The City breathed a sigh of relief yesterday at news that the Bank of England's Monetary Policy Committee (MPC) had decided, at least for the time being, to leave interest rates on hold.
Sudhir Junankar, assistant director of economic analysis at the CBI, said: "We think the decision was justified by the information on the economy." Jeremy Peat, chief economist at Royal Bank of Scotland agreed: "I am sure this is the correct decision. Both Treasury and Bank of England forecasts point to a marked slowdown in the UK economy through 1998."
Following recent signs that the economy could be slowing down, including data released yesterday suggesting a bumper Christmas on the high street could be off the cards after all, the MPC's decision had been widely anticipated. But some mixed economic signals in tandem with last month's surprise rate rise had left the markets jittery in the run-up to yesterday's announcement.
It was not all good news, though, for millions of UK home-owners. Halifax announced that, on 1 January, it will increase its mortgage rates by 0.25 per cent to 8.7 per cent. Gren Folwell, deputy chief executive of Halifax, said its rate rise was a direct consequence of the Bank's decision on November 6 to increase interest rates by 0.25 per cent.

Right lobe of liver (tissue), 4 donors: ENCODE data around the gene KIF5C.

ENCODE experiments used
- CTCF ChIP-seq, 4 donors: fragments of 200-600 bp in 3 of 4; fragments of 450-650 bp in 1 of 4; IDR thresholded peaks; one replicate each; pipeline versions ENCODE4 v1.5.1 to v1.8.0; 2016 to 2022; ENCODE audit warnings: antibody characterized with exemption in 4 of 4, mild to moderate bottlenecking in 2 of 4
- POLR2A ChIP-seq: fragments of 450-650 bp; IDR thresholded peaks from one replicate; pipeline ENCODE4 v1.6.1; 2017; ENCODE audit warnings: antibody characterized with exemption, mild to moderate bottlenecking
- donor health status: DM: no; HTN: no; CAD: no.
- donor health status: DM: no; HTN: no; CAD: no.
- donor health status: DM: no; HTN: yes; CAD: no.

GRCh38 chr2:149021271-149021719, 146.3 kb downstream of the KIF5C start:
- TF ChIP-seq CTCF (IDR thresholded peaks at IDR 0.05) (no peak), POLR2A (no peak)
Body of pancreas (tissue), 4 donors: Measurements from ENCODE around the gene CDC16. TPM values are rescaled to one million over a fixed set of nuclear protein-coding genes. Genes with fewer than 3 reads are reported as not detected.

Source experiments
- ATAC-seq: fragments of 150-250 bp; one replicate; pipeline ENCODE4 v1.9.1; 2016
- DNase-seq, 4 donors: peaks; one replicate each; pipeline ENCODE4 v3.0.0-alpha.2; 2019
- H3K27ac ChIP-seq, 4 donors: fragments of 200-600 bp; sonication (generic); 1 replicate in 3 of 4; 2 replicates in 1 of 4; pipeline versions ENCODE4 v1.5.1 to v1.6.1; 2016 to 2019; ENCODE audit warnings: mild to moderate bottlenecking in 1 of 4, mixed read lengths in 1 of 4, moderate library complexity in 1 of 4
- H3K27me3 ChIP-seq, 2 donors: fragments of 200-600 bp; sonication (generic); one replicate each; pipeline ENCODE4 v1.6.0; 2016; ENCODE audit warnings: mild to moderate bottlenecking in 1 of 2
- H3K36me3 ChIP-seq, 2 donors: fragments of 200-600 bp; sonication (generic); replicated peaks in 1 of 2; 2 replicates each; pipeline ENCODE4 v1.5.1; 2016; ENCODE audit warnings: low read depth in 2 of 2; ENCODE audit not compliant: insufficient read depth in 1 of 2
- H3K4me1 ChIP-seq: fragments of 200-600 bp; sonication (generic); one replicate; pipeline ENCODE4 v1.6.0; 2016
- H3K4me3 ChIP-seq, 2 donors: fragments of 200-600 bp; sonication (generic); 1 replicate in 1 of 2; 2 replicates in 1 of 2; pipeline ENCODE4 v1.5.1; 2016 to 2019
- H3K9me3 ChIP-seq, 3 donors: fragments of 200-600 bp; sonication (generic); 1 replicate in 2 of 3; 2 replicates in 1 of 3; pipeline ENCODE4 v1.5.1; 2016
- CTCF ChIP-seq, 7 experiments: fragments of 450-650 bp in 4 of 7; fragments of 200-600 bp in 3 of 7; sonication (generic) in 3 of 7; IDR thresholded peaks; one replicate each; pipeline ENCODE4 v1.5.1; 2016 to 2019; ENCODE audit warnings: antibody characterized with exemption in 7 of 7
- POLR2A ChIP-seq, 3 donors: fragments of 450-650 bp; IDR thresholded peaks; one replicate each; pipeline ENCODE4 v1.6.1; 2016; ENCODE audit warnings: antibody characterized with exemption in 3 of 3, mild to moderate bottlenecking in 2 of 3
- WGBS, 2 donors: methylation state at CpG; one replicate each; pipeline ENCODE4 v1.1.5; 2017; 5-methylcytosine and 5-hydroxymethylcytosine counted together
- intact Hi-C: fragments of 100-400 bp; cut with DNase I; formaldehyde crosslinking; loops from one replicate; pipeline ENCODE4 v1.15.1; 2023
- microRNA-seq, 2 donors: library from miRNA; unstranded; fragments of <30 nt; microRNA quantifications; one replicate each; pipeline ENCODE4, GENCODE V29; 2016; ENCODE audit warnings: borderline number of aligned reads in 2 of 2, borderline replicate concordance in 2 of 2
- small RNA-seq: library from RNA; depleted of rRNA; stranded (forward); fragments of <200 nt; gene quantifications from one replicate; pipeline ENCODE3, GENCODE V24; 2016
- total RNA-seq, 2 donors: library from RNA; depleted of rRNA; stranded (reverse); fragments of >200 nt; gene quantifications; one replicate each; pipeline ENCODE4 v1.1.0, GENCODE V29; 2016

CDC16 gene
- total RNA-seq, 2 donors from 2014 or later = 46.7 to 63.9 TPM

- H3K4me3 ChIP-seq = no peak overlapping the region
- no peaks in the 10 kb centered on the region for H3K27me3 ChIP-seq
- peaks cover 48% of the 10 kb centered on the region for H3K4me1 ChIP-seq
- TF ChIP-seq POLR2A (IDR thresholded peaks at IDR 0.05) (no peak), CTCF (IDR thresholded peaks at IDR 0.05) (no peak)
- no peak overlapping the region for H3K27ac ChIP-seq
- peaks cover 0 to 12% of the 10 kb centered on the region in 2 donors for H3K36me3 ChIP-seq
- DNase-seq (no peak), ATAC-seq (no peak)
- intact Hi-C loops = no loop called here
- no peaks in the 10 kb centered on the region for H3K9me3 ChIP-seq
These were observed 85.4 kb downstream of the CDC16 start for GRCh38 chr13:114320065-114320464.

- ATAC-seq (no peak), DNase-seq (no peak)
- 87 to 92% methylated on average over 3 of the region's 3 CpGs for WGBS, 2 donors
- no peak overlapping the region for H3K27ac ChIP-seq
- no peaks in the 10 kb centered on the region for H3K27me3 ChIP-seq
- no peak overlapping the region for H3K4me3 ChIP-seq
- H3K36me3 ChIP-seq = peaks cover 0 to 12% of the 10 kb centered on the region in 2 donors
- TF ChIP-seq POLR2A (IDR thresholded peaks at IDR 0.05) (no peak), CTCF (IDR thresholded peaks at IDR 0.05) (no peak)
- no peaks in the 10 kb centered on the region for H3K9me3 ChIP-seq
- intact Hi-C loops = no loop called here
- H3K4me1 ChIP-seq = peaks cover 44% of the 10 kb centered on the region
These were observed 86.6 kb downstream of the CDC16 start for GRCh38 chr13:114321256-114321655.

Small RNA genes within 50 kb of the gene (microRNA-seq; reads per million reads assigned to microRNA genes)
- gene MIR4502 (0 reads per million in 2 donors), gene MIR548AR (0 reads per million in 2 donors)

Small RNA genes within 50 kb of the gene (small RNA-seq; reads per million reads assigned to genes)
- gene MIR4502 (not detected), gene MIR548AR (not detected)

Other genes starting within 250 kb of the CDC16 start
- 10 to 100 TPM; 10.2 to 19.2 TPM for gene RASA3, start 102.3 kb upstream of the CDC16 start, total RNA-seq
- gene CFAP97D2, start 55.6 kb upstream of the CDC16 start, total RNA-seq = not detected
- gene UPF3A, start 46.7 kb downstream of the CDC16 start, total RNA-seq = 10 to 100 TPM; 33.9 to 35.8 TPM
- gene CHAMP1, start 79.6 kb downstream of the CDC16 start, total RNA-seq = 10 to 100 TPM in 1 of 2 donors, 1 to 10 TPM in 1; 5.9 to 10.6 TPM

Mr Folwell said: "We decided not to pass on any increase in mortgage rates to our existing customers before Christmas but preferred to wait to see the outcome of the December meeting of the Monetary Policy Committee." Halifax will shortly announce details of its new saving rates, also due to rise from 1 January.
Data from the Confederation of Business Industry seemed to support the MPC's decision. Retail sales growth slowed in November, according to the CBI, with a positive balance of 23 per cent of retailers saying that sales were higher than at this time last year. This compares with positive balances of 38 per cent for October and 26 per cent in September. "It was a weaker survey than we had expected," said economists at HSBC Markets.
New figures on construction orders also signalled that the eagerly anticipated economic slowdown could be on its way. New construction orders received by contractors in the three months to October were 1 per cent lower than in the three months to July. The Engineering Employers' Federation also said yesterday that pay settlements were below the rate of inflation for the third month on the run.
But not all indicators are pointing in the same way. Alastair Eperon, chairman of the CBI's Distributive Trades Survey Panel, said: "Anecdotal evidence from retailers points to cautious optimism that consumers will spend more freely in the remaining weeks to Christmas."
And although new construction orders are lower than in the three months to July, they are still running at 4 per cent higher than at this time last year. Other figures out yesterday also suggest the economy is still growing strongly. Sales of new cars last month were 12.5 per cent higher than in November last year.